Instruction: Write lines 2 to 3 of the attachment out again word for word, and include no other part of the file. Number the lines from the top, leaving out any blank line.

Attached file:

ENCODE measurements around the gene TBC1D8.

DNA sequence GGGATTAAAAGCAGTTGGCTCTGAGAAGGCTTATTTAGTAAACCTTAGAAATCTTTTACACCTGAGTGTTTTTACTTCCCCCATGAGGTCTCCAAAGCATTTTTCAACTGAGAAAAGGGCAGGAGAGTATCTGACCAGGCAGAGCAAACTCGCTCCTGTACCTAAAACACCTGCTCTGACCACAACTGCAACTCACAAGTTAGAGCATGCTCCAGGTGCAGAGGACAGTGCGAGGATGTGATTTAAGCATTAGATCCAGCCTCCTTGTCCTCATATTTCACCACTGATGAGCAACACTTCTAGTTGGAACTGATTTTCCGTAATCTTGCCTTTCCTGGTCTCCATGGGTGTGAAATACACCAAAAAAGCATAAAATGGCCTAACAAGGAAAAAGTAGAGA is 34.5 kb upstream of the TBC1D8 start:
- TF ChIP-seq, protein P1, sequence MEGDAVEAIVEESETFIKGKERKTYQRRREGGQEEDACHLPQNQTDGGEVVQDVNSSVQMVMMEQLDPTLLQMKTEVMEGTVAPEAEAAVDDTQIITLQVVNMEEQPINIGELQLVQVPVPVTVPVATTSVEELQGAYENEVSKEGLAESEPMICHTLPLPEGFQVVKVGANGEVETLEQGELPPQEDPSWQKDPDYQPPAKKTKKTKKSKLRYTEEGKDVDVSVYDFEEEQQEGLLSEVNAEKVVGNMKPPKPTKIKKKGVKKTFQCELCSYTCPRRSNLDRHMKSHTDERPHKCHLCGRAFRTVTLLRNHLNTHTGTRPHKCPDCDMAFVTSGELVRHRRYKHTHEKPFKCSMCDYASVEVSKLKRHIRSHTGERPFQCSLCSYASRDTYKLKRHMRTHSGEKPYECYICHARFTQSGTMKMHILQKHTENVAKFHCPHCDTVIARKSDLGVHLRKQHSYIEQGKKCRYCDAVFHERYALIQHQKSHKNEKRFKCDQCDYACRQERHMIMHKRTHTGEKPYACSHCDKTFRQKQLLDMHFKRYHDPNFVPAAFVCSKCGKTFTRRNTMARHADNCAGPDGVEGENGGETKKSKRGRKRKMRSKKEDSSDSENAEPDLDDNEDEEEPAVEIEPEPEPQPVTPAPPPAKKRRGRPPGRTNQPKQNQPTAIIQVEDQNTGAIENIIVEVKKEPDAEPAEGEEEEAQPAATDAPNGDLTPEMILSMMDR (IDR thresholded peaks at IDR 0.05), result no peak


DNA sequence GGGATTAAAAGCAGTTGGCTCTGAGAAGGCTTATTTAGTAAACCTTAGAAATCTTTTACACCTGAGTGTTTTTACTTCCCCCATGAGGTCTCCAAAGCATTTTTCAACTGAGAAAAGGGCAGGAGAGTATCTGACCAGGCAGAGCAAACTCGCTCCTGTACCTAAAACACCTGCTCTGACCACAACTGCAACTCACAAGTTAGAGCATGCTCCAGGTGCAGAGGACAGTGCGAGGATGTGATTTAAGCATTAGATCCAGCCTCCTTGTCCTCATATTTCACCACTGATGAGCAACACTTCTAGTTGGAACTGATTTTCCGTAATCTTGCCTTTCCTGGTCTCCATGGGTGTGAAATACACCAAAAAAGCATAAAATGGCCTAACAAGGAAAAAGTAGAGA is 34.5 kb upstream of the TBC1D8 start:
- TF ChIP-seq, protein P1, sequence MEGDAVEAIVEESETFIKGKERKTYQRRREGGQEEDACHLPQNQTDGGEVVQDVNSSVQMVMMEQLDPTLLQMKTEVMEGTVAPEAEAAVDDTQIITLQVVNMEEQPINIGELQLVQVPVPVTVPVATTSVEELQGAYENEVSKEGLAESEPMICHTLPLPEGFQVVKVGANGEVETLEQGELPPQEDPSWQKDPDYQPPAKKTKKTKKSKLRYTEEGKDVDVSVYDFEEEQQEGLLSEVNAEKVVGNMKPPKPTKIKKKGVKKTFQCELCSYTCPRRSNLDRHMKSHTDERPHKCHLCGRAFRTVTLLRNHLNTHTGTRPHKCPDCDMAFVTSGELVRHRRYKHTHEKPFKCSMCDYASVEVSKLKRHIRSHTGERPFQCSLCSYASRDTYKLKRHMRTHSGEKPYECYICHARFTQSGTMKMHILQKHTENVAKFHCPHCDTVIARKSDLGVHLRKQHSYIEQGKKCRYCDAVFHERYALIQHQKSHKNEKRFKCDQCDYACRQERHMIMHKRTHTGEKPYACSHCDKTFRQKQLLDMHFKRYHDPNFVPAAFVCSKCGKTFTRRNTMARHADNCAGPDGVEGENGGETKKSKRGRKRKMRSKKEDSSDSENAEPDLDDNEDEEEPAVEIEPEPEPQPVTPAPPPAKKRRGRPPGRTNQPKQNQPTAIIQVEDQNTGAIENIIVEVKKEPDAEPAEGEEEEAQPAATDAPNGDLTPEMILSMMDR (IDR thresholded peaks at IDR 0.05), result no peak